Writing Conference, Part 2

As I talked about last week, I recently attended a writing conference.  This was my first writing conference, and it literally blew my mind.  I had to retreat to my room to weather the subsequent crash in which my mind basically melted.

My agent appointment with Eric Smith went well.  I was a lot less nervous for having talked to him the night before.  He’s very laid-back and approachable.  After I blew through my deliberately short pitch, I discovered that we have a shared interest in queer YA, and he requested that I email him.  On the one hand, I love his energy and excitement.  On the other hand, I’m a little concerned because my research didn’t really reveal who he represents, and it turns out that he’s pretty new.  On the third hand, he’s with a very reputable agency, and the authors he does represent have books coming out.

My editor appointment with Diana Stout also went relatively well.  My synopsis was a train wreck and my Scrivener export had some really annoying artifacts in it.  I didn’t feel too badly about that, since I only had a couple of days between when I was told I could sign up for an editor appointment and when the materials deadline was, (oh, and I’d never written a synopsis before) but I wasn’t about to make excuses.  We had a very limited time and I was more interested in hearing what her overall impressions were.  She really liked the characters’ voices, but think I picked the wrong character as the main character.  After some reflection, I agree.  The character that I wrote the test chapter around isn’t as active as the second character.  I’m going to need to move some things around as I’m revising that draft.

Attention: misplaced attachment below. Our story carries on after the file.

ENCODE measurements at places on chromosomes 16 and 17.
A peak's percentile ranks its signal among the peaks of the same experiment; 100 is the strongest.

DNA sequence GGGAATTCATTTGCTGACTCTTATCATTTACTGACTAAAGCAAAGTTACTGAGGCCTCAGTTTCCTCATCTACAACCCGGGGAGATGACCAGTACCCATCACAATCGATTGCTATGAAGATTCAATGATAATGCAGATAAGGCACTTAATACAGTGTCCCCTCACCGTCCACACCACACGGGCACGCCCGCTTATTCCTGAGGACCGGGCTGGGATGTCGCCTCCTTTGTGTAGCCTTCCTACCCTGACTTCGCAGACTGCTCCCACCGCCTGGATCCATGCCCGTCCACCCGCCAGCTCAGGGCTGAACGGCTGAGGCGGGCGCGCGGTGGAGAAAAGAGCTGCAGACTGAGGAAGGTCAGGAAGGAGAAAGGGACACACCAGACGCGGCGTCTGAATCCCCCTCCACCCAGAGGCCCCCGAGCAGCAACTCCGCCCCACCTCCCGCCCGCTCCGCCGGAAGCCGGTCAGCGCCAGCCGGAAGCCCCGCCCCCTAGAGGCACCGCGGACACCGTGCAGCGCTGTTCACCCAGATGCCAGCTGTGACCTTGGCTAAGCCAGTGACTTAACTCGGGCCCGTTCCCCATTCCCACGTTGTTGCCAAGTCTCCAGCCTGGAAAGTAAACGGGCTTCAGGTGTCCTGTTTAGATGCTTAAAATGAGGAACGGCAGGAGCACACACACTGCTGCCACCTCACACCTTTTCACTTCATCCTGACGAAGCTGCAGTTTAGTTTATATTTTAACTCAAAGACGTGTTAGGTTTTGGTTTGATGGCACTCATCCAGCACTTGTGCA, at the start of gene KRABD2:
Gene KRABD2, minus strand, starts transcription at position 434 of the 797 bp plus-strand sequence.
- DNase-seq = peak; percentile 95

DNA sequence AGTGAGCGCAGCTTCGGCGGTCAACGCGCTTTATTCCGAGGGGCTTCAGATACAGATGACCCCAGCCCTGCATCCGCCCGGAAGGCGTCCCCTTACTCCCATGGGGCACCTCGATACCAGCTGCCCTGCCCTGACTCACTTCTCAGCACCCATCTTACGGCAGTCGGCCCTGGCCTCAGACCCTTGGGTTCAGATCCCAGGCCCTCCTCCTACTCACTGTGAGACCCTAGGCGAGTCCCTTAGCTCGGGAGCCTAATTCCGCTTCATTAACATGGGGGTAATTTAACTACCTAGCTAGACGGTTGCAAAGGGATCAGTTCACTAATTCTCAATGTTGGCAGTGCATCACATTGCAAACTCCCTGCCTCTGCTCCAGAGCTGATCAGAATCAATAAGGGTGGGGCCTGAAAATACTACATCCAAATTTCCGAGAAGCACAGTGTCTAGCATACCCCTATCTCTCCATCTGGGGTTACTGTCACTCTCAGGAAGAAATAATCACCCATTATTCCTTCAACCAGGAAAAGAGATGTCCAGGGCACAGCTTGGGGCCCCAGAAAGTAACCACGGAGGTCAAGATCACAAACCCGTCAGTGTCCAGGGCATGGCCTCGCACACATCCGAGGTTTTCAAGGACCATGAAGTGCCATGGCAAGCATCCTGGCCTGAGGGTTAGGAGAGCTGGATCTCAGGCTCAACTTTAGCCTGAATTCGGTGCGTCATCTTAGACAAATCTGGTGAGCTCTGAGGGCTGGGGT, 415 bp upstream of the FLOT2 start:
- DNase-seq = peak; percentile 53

The best part is that I’m extremely energized to get back to work.  As I’ve been slogging away through the business side of writing, the query letters and synopses and spreadsheets of agents I’ve researched, I’ve been getting more discouraged about whether my desire to do this is realistic or even sane.  The business side doesn’t spark my passion the way the writing side does.

But I’ve put a lot of time and energy into learning this craft.  I want to take it to the next level and elevate it to an art.  I want to get paid for my art.  And then I want to walk through a train station and see someone reading something I wrote.  I’ve been persevering since 2013, and not only can I keep on going, I owe it to myself to see this through.

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